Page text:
Surprisingly, Whiteheads critique of the ‘use’ of reading fiction in the medical humanities as a way of producing selective flows of affect does not come back in her reading of Kazuo Ishiguro’s Never let me Go (2005) in chapter five. Here, the obvious overlap between the use of literature in mainstream medical humanities and the meaning attached to art by the protagonists of the novel is not explored further. Commenting first on the novel as a critique on biomedicine and the liminal lives that haunt the margins of our bioeconomy (p. 183), Whitehead refrains from the obvious parallel between the diegetic production of art and the way she herself characterizes the institutionalization of literature within the medical humanities. All the same, her reading of Ishiguru’s novel succeeds in demonstrating the limits of empathy in a possibly biocapitalist future (p. 183).
In line with her overall argument that the medical humanities needs a more politicized sense of the patient-practitioner relation (p. 187), her analyses of fiction reads as not-so-subtle nudges, paving the way for a medical humanities engagement with fiction not only as a show of empathy, but a reading “against the grain” (p. 92). Whitehead’s closing remarks call for surprising and unexpected directions, and the hope is that new subversive readings that include other objects such as film, art and other sources will follow her lead. This would open up the field to wider relevancy, one that could develop it beyond its internal discussion on the study of literature, and produces more theoretically informed research on the ways in which medical discourse (often unwillingly) works to shape subjectivity.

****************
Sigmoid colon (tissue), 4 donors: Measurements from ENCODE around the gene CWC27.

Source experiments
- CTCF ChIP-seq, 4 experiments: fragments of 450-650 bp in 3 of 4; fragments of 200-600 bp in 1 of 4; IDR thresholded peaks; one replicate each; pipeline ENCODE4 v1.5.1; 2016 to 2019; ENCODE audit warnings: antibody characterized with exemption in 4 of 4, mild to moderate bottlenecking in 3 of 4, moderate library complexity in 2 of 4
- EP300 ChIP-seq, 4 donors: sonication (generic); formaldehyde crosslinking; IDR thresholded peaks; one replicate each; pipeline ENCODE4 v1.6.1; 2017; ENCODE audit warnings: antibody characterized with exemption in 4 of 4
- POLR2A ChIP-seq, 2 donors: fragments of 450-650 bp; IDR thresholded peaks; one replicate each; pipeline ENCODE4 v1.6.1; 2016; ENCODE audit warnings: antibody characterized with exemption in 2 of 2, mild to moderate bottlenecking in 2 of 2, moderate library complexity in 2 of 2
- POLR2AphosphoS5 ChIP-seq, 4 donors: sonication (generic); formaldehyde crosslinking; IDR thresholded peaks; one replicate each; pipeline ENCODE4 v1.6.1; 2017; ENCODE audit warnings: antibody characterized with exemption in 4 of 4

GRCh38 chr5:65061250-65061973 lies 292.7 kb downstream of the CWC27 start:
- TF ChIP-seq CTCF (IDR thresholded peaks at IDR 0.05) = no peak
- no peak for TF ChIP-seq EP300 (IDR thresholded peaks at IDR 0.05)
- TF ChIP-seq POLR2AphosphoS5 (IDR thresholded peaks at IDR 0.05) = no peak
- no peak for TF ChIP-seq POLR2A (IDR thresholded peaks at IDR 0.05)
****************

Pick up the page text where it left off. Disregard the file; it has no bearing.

(für) die anderen? Literatur, Empathie und die Critical Medical
ihrer 2017 erschienenen Monographie, die kürzlich als Taschenbuch bei
Edinburgh UP mit dem Titel Medicine and Empathy in Contemporary
British Fiction: An Intervention in the Medical Humanities
veröffentlicht wurde, führt Anne Whitehead eine hochrelevante Intervention
an den gängigen Literaturlesarten in den Medical Humanities durch.
Whiteheads zeitgemäße Kritik an der Verwendung von Fiktion in diesem Feld
fokussiert dabei Empathie, welche weg vom individuellen Bewusstsein hin zu
einer politisierteren Sichtweise betrachtet werden sollte. Diese kritische
Literaturanalyse eröffnet dem Fachgebiet und darüber hinaus weitere
Möglichkeiten der Auseinandersetzung mit dem medizinischen Diskurs.
Copyright 2020, MAAIKE HOMMES. Licensed to the public under Creative Commons Attribution 4.0 International (CC BY 4.0).